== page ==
In 1977, Rosalie Wahl became the first woman to serve on the state Supreme Court. Born in 1924, she was almost 40 when she became, in her own words, “tired of sitting outside doors waiting for the men inside to make decisions”, and decided to enter the William Mitchell School of Law. She worked as an assistant public defender after graduation, and in 1973 she was offered a professorship at William Mitchell. Four years later Governor Rudy Perpich appointed her to the Minnesota Supreme Court. She remained on the court for seventeen years until she retired in 1994 at the mandatory age of 70.


Playwright August Wilson brought audiences a new understanding of the black experience in America in a series of critically-acclaimed dramas. He was born in 1945 in a black slum in Pittsburgh; his father was absent and his mother depended upon public assistance and income from cleaning jobs to raise her six children in a shoddy, two-room apartment without hot water or a telephone. He would learn to read at age four, experience racial taunts as the only black child at a mostly white parochial school, and drop out of school at 15 after one of his teachers wrongly accused him of plagiarism -- she refused to believe that a black child could produce such a well-written term paper on Napoleon, on his own. In the Negro section of the Pittsburgh public library, he began to educate himself, reading works by African American writers such as Richard Wright and Langston Hughes.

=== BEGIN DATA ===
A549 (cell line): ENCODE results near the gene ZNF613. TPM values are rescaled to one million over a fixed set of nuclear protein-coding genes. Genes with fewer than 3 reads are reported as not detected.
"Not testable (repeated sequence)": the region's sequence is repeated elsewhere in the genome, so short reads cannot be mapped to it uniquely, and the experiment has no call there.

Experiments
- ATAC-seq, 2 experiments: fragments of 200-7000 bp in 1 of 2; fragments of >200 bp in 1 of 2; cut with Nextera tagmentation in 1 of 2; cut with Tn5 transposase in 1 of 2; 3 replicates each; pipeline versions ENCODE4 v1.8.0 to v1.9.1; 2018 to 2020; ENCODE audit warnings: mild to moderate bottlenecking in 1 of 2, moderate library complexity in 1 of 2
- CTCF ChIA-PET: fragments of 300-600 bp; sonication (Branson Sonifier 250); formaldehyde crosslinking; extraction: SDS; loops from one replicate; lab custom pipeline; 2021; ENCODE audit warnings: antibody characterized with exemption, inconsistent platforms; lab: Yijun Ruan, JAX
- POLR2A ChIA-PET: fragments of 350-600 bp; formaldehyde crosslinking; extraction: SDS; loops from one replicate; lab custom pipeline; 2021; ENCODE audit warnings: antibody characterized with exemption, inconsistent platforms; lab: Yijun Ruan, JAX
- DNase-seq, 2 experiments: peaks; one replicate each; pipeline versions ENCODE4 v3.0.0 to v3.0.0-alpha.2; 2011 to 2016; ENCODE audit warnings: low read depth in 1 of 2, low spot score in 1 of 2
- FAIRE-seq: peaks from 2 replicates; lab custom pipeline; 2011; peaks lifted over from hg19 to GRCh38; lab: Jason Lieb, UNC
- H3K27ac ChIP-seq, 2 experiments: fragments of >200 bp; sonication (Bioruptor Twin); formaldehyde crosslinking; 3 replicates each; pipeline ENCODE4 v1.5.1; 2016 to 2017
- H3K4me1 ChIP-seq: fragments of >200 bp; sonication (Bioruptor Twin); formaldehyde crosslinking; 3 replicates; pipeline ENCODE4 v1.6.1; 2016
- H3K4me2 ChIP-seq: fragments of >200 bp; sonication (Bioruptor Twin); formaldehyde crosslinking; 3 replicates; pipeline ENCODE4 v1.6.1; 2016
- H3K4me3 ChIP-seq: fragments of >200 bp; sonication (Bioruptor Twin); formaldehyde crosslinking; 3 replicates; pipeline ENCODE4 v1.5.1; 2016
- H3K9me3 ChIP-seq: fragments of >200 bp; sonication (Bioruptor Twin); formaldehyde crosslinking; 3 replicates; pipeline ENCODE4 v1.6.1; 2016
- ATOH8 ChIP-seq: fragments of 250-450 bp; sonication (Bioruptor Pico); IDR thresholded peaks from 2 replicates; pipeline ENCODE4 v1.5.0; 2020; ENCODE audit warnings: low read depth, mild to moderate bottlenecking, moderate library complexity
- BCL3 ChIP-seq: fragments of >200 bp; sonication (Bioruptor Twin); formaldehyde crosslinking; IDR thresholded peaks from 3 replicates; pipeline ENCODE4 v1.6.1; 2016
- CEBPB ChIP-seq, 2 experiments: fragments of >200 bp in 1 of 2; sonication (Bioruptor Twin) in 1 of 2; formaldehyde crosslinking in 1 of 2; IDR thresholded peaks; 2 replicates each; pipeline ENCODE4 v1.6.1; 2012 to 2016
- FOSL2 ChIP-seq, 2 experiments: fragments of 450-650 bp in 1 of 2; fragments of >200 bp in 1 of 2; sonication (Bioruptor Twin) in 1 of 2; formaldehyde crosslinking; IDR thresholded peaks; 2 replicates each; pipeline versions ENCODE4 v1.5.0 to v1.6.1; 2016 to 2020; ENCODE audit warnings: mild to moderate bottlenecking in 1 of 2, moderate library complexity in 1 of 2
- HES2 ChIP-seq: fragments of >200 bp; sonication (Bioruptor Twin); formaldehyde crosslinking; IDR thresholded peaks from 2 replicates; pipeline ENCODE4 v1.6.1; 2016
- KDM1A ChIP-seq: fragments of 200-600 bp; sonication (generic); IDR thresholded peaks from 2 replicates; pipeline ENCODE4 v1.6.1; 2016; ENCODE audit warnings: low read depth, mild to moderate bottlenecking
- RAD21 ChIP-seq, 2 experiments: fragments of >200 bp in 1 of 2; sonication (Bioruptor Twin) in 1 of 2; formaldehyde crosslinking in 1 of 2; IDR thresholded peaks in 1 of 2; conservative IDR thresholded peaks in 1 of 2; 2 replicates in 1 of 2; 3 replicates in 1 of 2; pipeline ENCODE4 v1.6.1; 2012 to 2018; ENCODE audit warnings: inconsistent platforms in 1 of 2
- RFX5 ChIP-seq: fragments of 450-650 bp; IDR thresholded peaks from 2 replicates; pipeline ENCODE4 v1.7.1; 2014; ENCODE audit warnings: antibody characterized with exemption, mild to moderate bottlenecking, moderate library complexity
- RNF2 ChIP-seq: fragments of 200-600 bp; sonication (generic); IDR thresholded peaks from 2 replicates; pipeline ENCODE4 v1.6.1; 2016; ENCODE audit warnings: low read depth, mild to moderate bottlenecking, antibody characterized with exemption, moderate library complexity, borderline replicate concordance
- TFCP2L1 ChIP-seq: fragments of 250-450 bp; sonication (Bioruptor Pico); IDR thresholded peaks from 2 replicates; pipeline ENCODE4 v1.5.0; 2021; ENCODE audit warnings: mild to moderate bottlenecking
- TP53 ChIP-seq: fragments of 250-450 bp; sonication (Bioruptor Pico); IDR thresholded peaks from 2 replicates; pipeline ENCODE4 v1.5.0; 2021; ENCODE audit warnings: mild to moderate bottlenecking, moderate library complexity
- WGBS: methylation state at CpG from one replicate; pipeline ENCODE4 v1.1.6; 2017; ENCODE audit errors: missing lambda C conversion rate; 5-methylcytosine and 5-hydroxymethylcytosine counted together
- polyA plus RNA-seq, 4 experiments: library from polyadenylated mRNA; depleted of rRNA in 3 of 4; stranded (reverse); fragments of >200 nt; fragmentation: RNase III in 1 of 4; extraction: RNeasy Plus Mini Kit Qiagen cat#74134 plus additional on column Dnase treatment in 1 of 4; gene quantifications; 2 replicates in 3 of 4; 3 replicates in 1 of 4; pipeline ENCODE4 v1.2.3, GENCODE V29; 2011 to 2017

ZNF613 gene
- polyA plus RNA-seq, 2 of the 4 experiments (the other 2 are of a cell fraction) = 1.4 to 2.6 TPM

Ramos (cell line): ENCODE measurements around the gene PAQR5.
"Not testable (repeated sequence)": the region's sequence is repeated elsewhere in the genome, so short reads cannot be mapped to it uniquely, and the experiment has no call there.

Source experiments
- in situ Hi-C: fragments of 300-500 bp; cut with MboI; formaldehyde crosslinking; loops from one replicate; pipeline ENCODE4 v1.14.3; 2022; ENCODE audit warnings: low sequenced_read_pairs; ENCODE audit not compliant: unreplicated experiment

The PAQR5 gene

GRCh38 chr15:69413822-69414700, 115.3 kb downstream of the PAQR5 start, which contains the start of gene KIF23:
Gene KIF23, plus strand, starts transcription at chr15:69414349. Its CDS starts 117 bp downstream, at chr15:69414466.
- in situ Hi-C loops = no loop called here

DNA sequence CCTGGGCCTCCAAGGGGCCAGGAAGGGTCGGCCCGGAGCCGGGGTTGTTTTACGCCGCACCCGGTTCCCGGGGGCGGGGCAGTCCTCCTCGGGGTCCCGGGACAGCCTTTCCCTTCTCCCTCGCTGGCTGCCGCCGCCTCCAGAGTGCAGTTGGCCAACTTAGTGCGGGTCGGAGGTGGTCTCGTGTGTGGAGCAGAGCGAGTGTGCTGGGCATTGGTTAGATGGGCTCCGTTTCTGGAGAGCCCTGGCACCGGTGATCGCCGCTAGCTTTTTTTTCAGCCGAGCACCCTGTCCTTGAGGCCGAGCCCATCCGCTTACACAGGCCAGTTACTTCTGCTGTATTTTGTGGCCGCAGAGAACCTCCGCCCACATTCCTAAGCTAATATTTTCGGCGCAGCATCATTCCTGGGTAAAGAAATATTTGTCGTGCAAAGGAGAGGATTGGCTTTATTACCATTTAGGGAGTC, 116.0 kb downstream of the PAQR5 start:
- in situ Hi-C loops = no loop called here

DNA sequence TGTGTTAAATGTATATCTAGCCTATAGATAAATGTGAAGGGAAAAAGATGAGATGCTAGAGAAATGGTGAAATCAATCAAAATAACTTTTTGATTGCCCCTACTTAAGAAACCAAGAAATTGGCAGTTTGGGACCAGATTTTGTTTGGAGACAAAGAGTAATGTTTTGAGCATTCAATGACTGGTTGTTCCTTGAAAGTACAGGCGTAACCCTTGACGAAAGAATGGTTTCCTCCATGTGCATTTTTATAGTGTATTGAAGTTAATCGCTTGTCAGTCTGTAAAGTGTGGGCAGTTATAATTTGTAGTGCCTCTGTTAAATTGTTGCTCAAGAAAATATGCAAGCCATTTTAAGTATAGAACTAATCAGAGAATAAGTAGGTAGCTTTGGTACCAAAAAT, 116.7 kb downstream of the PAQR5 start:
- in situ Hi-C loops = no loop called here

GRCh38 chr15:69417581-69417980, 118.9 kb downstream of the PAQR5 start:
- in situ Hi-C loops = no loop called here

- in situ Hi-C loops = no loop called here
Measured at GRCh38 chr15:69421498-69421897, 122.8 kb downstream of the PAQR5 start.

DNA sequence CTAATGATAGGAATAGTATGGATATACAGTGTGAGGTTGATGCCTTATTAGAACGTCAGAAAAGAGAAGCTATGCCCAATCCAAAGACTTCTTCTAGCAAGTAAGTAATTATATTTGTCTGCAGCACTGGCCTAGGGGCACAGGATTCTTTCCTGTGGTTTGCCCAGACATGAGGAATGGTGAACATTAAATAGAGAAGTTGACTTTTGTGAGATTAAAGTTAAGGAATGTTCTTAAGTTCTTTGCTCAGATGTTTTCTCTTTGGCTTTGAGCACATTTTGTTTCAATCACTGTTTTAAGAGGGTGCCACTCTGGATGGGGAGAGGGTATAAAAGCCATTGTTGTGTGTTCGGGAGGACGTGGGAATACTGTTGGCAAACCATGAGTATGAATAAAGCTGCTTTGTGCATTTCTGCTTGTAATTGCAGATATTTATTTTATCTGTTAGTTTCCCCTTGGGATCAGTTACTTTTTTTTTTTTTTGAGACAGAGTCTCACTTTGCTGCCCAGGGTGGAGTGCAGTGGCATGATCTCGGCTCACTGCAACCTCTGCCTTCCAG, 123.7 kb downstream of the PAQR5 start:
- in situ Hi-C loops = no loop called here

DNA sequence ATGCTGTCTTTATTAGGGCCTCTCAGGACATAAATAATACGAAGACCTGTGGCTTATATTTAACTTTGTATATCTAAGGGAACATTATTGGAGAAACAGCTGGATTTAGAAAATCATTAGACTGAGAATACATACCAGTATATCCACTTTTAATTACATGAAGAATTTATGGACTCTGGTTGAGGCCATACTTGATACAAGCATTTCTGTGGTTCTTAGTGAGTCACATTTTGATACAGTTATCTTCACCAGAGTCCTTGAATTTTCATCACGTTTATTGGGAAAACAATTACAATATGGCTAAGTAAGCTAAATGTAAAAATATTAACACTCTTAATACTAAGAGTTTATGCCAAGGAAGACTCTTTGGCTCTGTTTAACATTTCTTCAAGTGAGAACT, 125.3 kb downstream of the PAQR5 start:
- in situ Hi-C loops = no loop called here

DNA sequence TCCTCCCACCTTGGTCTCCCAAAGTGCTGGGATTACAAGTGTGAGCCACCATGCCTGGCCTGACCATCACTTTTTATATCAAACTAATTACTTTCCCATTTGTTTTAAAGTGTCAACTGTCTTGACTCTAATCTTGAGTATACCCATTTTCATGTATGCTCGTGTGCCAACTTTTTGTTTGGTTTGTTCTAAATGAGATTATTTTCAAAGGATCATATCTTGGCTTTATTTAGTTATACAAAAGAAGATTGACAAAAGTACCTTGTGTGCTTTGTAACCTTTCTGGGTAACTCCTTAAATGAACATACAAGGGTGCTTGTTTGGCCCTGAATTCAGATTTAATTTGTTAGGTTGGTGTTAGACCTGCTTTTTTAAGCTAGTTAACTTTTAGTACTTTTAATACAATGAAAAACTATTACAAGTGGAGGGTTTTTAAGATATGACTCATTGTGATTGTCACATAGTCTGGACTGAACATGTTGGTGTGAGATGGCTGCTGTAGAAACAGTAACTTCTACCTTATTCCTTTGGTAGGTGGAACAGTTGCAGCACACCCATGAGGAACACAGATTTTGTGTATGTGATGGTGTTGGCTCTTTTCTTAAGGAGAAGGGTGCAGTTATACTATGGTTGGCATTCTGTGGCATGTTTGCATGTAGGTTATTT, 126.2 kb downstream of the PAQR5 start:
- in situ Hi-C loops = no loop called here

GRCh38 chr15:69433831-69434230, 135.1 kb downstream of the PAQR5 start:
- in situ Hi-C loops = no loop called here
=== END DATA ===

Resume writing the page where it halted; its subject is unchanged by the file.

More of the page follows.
But while his roots were in Pittsburgh, he found his voice as a playwright when he moved to St. Paul in 1978. In St. Paul he became associated with Minnesota's Playwrights Center and later, with the Penumbra Theater Company, which premiered many of his works. Wilson died in 2005, leaving a legacy of ten plays, each documenting a different decade of life in America. Two of his best-known works, Fences and The Piano Lesson, each won the Pulitzer Prize for Drama in 1987 and 1990, respectively. He is the recipient of numerous other awards and honors, including a 1987 Tony Award for Fences.


On July 26, 1990 the Americans with Disabilities Act (ADA) was signed by President George H.W. Bush. The ADA was the first comprehensive civil rights law for people with disabilities in the world. The Act prohibits discrimination against people with disabilities in employment, public services, public accommodations, and in telecommunications.